Thursday, July 18, 2013

Who is Bennet Snerf?

I had a vague idea who Bennett Cerf was before I read Atlas Shrugged, but I certainly couldn't have picked him out of a line-up. In the Heller biography Cerf comes off as cynical and a bit of a trickster. He was working at Random House at the time Rand was shopping around for a publisher for AS - she was dissatisfied with Bobbs-Merrill, the publishers of The Fountainhead:
She explained that Atlas represented a moral defense of capitalism and contained a complete, unique and radically anti-Left philosophy... Cerf surprised her by announcing, "I find your political philosophy abhorrent." But he added, "If we publish you Miss Rand, nobody is going to try to censor you. You write anything you darn please and we'll publish it."
The co-director of Random House, Donald Klopfer, thought Rand was "wacky as a fruitcake."

A couple of weeks ago I was commenting on the fact that after Hank Rearden's Big Speech somebody tells him they heard him on the radio, but then when Hank meets up with Francisco d'Anconia he somehow forgets this because when d'Anconia says he heard his speech, Rearden asks him how this is possible, he wasn't in the room in which he made the speech. And I wondered at the time if Rand had any editors.

And the answer is no, not really.

Not only would Random House not censor Atlas Shrugged, it barely edited Atlas Shrugged:
(Editor Hiram) Haydn was ambivalent, at best, about its ethics and politics... he had doubts about the the novel's "drab" prose style and core ideas... he suggested a number of cuts, including cuts in John Galt's speech. When Rand refused he appealed to Bennett Cerf... (Cerf went to Rand and said) "Nobody's going to read that speech. You've said it all three or four times before... you've got to cut it." Answering with a comment that became publishing legend, she said, "Would you cut the Bible?" With that, Cerf threw up his hands, but cagily asked her to forfeit seven cents in royalties per copy to pay for the additional paper it would take to print the uncut speech and other long passages... She agreed... Haydn resigned himself to being an "apprentice copy editor" who helped her search for and remove words within a paragraph that rhymed "an obsession with her."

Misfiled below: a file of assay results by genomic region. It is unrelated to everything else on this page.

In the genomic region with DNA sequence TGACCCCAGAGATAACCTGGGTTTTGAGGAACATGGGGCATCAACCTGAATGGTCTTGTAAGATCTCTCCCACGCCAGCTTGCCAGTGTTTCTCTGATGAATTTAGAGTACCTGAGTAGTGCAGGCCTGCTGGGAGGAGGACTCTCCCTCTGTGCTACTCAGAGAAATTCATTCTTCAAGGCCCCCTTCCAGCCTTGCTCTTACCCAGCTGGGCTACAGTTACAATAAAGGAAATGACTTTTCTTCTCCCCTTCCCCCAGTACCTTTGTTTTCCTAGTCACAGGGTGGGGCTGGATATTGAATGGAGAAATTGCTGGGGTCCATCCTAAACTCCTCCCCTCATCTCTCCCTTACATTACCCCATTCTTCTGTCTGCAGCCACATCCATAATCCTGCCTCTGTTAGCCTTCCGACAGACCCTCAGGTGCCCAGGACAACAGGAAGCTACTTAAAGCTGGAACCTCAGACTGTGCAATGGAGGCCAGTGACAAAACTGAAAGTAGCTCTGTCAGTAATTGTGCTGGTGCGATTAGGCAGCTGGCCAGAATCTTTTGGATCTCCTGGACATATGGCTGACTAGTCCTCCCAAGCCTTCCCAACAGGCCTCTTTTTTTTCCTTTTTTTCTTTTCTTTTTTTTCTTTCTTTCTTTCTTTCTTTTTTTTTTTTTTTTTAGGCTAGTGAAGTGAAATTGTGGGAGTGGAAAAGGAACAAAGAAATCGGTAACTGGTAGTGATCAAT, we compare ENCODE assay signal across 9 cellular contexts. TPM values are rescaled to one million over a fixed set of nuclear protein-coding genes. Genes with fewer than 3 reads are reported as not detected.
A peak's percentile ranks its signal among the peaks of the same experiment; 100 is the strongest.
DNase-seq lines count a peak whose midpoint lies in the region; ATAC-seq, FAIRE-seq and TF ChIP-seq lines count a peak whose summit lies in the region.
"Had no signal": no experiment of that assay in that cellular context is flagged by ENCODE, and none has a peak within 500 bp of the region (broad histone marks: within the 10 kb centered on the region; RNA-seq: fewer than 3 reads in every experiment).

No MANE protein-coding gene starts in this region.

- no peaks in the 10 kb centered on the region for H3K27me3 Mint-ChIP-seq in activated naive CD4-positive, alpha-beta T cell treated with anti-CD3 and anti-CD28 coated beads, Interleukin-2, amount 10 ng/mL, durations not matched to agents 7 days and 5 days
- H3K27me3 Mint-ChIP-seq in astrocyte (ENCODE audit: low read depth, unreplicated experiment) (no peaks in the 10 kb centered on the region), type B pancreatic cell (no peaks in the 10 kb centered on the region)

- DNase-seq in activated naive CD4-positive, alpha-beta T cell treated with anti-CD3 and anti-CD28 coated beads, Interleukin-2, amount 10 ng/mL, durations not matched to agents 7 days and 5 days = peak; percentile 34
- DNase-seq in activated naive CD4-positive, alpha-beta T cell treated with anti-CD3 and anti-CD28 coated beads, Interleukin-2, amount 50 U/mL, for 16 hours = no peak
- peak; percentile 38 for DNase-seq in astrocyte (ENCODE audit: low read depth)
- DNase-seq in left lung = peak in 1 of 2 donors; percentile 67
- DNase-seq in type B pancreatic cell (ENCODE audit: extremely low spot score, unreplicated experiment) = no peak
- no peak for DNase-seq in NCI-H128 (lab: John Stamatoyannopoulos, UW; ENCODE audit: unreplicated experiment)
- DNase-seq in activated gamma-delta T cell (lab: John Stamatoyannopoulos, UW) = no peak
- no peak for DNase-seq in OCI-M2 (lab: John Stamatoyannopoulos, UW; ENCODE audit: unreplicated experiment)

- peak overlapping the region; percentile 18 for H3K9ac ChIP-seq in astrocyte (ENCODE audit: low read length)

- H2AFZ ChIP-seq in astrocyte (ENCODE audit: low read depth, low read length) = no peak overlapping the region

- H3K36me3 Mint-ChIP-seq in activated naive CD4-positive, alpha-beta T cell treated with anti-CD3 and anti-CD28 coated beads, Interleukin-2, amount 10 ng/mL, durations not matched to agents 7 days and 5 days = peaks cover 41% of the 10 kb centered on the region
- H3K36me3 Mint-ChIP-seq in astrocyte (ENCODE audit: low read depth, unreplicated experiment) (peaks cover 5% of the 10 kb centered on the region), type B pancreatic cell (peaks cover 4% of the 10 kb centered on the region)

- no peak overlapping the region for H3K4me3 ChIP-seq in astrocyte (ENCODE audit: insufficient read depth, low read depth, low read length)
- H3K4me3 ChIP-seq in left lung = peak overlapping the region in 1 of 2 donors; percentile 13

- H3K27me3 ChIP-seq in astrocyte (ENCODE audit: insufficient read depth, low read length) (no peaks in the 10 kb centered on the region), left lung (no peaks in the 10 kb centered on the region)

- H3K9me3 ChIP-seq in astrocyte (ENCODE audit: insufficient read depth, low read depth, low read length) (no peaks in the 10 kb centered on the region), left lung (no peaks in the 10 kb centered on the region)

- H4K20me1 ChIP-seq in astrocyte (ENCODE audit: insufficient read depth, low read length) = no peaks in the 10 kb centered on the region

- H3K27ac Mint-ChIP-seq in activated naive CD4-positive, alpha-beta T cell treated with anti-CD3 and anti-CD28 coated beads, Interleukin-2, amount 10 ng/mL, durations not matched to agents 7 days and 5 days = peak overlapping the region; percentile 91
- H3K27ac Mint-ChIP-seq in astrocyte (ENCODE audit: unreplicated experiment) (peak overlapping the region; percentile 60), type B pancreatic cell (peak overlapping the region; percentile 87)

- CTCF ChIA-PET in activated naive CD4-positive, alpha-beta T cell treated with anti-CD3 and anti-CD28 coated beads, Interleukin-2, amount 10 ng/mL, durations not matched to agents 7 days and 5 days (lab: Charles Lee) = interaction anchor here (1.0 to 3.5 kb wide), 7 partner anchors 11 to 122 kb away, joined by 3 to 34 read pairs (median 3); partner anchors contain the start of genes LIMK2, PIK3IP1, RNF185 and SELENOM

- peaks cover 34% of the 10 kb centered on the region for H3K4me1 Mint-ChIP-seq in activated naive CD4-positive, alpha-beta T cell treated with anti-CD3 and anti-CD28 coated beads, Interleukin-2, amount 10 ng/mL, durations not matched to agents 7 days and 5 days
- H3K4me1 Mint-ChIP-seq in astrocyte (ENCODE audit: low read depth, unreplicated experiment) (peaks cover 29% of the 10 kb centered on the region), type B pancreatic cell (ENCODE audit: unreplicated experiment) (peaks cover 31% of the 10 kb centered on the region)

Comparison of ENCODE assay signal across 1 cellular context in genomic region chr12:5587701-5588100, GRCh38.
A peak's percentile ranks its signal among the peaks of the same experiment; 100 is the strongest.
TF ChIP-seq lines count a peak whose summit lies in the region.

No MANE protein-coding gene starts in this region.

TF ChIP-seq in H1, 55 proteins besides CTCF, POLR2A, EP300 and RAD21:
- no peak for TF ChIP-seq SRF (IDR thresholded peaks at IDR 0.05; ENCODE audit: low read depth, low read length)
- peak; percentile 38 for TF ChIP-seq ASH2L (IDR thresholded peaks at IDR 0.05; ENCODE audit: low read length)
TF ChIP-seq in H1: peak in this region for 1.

So for the promise of fat profits Bennett Cerf enabled Rand's megalomania and allowed this hideous un-edited half-wit novel to proceed.

And now it's time for What's My Part with Bennet Snerf, Arlene Frantic and Cookie Monster.